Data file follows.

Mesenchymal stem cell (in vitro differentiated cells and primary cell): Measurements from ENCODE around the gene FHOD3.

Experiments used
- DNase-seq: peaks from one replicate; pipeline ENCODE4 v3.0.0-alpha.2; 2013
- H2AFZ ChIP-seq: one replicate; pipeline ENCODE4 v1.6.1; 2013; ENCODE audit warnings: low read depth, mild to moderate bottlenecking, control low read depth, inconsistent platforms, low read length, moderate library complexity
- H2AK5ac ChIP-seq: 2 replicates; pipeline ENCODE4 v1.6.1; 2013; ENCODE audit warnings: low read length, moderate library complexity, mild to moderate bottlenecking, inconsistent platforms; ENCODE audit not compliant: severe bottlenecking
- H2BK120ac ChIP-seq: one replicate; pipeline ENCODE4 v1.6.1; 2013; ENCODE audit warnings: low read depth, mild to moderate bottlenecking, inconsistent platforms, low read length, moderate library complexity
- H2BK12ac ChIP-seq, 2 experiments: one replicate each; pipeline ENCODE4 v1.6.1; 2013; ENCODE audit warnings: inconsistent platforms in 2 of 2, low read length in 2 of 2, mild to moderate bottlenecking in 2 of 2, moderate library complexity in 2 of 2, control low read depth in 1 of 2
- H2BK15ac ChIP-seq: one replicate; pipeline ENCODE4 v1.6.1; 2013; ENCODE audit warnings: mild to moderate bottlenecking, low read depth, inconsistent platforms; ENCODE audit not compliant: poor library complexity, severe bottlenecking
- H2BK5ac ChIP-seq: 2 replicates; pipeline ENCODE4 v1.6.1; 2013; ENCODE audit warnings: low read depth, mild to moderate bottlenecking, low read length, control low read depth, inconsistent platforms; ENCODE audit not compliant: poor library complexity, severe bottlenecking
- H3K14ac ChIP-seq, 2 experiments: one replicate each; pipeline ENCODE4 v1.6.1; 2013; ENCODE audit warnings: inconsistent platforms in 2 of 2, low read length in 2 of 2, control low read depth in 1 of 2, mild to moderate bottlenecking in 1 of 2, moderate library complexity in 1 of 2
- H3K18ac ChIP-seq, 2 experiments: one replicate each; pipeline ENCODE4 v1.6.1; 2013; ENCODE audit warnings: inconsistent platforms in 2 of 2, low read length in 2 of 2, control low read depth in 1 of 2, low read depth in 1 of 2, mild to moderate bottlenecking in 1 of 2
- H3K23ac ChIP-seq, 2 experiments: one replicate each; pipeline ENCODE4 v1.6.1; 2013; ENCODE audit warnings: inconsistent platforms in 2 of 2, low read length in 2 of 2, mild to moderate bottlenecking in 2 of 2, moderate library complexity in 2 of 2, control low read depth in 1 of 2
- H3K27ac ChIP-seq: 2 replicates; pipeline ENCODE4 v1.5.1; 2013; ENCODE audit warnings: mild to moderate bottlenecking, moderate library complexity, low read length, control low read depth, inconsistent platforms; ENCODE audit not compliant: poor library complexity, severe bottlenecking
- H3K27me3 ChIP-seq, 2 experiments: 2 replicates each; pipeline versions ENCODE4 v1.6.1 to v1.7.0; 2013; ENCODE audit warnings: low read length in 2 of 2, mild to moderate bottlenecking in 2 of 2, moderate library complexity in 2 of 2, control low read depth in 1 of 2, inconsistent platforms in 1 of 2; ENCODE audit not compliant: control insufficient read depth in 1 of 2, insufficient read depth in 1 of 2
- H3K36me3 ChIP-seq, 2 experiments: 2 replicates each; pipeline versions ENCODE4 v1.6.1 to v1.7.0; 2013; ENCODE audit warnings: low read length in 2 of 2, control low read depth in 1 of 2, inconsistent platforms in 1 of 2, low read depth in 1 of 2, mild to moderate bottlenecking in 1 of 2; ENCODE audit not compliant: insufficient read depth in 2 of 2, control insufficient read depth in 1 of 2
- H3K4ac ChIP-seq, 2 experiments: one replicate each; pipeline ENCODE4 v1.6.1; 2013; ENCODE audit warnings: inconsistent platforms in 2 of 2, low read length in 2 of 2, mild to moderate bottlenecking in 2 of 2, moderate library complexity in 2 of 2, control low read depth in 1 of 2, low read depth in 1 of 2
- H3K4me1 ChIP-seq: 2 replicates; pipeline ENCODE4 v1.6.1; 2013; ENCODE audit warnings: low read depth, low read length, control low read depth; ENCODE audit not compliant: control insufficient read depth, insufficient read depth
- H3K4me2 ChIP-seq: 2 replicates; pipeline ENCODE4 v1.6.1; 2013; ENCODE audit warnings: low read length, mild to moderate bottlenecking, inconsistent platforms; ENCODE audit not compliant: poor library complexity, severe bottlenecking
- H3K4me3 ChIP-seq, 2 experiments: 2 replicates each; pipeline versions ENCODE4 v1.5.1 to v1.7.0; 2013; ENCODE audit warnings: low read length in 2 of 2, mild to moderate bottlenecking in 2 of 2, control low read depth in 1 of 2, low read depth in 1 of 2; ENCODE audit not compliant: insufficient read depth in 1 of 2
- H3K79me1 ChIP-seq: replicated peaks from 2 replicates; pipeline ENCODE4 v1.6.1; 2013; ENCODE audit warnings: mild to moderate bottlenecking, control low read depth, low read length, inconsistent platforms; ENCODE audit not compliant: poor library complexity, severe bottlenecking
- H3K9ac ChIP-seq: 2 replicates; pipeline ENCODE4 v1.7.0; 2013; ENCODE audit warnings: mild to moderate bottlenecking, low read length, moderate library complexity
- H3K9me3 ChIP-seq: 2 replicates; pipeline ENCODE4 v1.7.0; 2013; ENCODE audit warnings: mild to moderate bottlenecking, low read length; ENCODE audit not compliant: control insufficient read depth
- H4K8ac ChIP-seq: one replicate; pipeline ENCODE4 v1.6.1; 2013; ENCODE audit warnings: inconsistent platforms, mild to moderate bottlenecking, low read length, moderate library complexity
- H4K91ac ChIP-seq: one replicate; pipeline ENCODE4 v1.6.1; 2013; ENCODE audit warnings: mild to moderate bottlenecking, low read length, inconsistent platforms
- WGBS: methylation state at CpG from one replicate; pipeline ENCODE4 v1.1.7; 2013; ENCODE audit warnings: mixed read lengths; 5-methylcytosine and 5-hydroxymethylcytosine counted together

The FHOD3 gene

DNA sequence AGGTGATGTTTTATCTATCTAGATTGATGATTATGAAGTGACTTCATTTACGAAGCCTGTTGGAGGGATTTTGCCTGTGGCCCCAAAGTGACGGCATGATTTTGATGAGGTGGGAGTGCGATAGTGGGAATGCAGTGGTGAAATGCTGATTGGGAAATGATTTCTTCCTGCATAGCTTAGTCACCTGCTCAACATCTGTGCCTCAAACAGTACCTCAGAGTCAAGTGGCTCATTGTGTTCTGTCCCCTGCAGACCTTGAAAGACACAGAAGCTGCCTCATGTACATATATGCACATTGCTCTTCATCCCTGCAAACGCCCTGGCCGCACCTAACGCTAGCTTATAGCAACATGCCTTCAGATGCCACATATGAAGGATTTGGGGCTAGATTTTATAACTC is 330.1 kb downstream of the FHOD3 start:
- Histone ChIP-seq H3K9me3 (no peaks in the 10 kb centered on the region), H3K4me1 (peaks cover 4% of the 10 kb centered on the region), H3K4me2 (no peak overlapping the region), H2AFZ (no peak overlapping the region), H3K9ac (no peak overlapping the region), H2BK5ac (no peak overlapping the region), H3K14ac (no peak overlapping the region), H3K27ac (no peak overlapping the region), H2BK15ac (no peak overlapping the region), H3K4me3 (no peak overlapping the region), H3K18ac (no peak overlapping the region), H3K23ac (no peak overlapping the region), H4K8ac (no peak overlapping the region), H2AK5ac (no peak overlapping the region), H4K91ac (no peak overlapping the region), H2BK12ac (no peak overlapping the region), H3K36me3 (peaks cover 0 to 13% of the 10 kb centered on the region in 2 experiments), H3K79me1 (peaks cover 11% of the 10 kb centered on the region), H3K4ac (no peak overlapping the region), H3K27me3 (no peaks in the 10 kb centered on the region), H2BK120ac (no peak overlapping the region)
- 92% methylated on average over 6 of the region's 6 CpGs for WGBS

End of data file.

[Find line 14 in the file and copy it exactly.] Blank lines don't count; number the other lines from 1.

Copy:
- H3K27me3 ChIP-seq, 2 experiments: 2 replicates each; pipeline versions ENCODE4 v1.6.1 to v1.7.0; 2013; ENCODE audit warnings: low read length in 2 of 2, mild to moderate bottlenecking in 2 of 2, moderate library complexity in 2 of 2, control low read depth in 1 of 2, inconsistent platforms in 1 of 2; ENCODE audit not compliant: control insufficient read depth in 1 of 2, insufficient read depth in 1 of 2